When an escort girl is found dead in the offices of a Japanese company in Los Angeles, detectives Web Smith and John Connor act as liaison between the company's executives and the investigating cop Tom Graham.
An ex professor offers Adam $1,000,000 to "get" some plasma from a high tech company's lab. Adam asks his criminal grandpa for help. Can the 2 convince Adam's now honest dad to join?Let us see what happens.
This is the story of Magnus Pym, from his childhood to the end of his career in middle age. As a young man, there is little doubt that his father Rick was the most influential character in ... See full summary »
Three notebooks supposedly containing Russian military secrets are handed to a British publisher during a Russian book conference. The British Secret Service are naturally keen to learn if these notebooks are the genuine article. To this end, they enlist the help of the scruffy British publisher Barley Blair, who has plenty of experience with Russia and Russians. Barley, an unconventional character who doesn't respond well to authority, finds himself in a game more complex than he first thought when he digs into the origin of the notebooks.Written by
Murray Chapman <email@example.com>
Admittedly, The Russia House may not be for all tastes, but I saw this when I was 15 when it came out in the theaters and I loved it then and I love it now.
If you go in expecting this to be a James Bond/Simon Templar/North By Northwest type movie, you'll be GRAVELY disappointed. Needless to say, the movie is dialogue driven and the performances are great. Sean Connery (my all-time favorite) gives a nice performance in a role that isn't typical Connery. Michelle Pfeiffer (my favorite actress) is equally excellent. I kept looking for her to flub her Russian accent, but she's on target from start to finish.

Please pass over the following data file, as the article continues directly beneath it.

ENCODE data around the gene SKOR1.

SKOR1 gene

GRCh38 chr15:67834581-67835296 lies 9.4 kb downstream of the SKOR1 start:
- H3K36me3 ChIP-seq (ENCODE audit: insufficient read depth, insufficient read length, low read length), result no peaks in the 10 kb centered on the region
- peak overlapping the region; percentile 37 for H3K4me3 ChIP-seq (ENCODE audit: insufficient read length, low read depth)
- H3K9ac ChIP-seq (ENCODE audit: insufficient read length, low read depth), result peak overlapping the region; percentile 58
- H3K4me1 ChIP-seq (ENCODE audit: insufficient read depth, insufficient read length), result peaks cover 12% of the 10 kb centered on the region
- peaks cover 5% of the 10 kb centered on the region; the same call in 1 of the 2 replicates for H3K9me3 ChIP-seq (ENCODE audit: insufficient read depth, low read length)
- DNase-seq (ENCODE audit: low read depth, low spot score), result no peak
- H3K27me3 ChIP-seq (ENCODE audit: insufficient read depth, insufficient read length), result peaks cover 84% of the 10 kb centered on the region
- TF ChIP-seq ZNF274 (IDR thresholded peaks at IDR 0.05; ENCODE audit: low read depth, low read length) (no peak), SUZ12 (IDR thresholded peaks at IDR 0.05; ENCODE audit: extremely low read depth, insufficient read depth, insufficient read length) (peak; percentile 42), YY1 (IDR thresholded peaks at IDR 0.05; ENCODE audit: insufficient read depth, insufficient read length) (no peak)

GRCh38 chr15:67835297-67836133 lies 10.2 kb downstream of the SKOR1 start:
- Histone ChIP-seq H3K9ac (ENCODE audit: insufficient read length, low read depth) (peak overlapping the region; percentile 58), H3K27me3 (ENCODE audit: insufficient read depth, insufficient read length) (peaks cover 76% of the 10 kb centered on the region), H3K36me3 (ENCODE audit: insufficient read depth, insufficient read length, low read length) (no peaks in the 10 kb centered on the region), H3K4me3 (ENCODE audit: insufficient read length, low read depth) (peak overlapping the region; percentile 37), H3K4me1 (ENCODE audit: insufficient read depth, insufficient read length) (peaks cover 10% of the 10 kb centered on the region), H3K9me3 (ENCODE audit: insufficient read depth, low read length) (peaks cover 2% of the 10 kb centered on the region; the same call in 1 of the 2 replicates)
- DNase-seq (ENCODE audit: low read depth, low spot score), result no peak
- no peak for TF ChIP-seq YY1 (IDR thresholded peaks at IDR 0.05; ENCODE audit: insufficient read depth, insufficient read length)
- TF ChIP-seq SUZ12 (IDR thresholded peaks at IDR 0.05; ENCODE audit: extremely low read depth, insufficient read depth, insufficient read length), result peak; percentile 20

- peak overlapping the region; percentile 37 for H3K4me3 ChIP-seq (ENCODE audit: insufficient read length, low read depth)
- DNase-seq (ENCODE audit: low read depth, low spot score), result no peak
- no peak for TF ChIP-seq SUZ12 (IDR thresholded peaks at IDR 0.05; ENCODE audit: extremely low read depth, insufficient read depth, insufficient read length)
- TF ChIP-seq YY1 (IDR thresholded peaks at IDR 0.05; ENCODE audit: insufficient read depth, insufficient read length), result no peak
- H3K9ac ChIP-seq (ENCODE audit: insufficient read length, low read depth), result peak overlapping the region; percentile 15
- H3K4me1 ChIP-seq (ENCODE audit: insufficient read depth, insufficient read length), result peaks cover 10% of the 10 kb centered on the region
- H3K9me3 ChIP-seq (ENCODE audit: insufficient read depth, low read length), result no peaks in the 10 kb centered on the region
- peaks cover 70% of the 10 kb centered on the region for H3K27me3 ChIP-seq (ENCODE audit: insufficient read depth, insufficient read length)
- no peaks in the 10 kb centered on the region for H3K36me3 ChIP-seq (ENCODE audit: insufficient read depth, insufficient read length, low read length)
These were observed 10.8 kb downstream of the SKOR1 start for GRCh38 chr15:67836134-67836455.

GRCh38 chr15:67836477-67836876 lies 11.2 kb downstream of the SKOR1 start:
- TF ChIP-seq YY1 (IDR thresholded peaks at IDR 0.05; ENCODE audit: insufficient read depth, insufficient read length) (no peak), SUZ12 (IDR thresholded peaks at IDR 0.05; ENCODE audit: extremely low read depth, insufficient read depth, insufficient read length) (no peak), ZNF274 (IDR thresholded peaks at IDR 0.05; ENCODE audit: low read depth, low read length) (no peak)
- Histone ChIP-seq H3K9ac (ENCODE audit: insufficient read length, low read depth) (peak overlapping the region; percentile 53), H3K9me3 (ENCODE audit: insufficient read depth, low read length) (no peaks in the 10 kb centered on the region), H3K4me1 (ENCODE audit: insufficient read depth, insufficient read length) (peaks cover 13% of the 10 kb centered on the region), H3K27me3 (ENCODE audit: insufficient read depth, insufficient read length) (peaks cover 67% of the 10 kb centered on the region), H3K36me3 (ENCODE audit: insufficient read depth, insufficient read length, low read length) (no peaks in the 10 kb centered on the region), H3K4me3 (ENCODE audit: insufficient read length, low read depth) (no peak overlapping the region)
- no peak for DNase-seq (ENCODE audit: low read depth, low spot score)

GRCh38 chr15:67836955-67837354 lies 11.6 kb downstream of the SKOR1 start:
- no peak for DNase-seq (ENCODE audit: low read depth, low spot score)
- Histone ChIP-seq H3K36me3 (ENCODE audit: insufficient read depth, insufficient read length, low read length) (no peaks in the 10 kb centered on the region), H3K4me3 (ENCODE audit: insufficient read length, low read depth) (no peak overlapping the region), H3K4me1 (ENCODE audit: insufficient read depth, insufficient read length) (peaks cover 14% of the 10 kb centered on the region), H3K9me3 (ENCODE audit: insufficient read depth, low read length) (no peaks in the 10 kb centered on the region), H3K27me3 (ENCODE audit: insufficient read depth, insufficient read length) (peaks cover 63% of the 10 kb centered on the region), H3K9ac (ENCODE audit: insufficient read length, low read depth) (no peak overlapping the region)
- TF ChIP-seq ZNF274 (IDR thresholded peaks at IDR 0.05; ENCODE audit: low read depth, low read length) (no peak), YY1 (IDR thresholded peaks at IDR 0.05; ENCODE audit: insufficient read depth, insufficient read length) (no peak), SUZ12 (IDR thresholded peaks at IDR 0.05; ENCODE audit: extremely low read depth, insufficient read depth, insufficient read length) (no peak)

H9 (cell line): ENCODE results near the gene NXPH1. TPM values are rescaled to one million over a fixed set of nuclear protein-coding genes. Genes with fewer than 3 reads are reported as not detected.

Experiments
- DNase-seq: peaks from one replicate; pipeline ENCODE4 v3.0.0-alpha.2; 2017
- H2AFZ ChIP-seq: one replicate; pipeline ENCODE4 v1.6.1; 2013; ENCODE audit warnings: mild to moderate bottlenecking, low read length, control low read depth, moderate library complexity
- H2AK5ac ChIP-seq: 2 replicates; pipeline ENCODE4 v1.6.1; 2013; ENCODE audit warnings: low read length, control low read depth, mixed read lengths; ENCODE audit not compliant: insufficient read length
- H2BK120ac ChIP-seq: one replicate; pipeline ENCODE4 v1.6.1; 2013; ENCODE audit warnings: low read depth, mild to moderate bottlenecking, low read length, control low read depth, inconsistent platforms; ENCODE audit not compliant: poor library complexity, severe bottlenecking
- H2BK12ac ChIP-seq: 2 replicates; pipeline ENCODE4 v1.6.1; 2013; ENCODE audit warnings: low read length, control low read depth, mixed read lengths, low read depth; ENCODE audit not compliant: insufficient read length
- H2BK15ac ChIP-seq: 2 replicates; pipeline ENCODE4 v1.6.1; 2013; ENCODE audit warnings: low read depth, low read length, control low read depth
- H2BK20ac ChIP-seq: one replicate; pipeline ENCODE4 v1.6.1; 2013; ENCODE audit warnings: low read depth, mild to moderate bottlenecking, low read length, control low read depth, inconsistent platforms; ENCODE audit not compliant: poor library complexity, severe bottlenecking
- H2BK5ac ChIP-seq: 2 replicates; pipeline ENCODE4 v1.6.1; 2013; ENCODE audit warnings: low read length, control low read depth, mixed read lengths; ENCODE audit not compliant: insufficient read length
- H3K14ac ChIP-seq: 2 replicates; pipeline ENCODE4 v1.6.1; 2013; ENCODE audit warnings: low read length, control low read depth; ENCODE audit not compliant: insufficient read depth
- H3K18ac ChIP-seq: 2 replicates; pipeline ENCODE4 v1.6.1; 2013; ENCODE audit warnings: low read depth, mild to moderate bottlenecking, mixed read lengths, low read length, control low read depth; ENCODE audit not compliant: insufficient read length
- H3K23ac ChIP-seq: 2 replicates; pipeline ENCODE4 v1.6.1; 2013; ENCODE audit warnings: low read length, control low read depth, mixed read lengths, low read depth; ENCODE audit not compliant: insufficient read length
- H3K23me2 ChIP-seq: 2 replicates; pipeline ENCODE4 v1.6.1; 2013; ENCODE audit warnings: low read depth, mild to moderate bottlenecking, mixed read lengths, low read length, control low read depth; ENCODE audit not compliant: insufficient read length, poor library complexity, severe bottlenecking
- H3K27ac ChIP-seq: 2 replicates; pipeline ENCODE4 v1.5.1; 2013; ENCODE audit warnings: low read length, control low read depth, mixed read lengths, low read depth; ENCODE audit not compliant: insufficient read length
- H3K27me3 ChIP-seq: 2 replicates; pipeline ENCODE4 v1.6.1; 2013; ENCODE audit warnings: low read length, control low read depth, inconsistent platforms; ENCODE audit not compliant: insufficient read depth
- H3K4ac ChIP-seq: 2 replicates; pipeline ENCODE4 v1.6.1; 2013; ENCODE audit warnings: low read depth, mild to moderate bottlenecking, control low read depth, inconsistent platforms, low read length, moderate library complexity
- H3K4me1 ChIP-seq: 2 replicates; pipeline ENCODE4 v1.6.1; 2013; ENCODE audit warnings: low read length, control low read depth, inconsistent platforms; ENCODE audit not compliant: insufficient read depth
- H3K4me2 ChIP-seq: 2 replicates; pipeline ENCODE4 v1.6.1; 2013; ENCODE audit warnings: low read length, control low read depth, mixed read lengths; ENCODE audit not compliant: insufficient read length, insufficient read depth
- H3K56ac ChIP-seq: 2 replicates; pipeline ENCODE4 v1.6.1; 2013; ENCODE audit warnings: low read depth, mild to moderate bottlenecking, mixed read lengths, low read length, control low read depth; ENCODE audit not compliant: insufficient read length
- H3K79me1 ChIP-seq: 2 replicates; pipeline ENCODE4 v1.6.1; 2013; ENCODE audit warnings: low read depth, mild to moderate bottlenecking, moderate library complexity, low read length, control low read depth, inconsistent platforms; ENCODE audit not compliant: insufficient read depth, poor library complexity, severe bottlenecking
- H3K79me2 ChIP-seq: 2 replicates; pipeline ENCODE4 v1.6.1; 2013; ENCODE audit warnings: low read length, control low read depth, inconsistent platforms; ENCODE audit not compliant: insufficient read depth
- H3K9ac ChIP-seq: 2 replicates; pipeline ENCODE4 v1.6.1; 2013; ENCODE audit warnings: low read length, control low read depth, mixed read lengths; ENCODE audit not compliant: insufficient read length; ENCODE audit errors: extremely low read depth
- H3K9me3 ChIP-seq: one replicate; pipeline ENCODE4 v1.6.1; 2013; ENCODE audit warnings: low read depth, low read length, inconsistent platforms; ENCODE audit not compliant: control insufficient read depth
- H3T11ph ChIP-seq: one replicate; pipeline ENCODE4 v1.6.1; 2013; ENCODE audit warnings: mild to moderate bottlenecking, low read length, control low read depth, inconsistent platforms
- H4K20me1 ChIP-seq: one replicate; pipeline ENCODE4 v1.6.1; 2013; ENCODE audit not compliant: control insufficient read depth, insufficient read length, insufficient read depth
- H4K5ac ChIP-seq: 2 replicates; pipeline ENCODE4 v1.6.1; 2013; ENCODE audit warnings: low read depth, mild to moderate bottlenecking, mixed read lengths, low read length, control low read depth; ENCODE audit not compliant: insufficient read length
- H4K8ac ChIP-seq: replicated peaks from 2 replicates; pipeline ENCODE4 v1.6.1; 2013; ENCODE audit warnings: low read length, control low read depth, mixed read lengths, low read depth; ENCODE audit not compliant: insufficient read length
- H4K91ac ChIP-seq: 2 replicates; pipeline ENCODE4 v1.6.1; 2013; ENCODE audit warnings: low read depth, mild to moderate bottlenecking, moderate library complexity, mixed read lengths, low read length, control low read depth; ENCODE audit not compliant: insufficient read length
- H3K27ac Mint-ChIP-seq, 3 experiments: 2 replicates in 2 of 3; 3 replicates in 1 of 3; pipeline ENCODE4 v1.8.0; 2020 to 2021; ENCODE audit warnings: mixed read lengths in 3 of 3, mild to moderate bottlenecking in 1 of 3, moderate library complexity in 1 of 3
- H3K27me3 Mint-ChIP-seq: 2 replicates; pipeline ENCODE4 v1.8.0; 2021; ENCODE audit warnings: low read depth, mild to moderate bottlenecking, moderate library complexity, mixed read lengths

The supporting players: Roy Scheider, who I also love, is awesome. There's a lot of witty dialogue in this film, but Scheider has some of the film's most memorable ones. Ken Russell, the controversial director, has an equally memorable, witty role as "Walter". I own this movie, but between the time I saw it in the theaters and the time I bought it a year and half ago, Russell was one of the things about the movie that really stood out in my memory of the film. And of course, James Fox who's always great.
Not really a supporting player but it might as well be is the LOCATIONS. Wow, really breathtaking stuff. Fred Schepsi did a wondrous job with the locations, and the CAMERA. The cinematography and locations were first-rate. And if that wasn't enough, I was equally enthralled with the jazzy musical score. If it isn't already apparent, I love this movie, and I absolutely recommend it.
It has a nice blend of dialogue, plot, romance and humor. I reiterate: Not for all tastes given that many may find it slow, but definitely worth a look. Hope you all enjoy it as much as I did.
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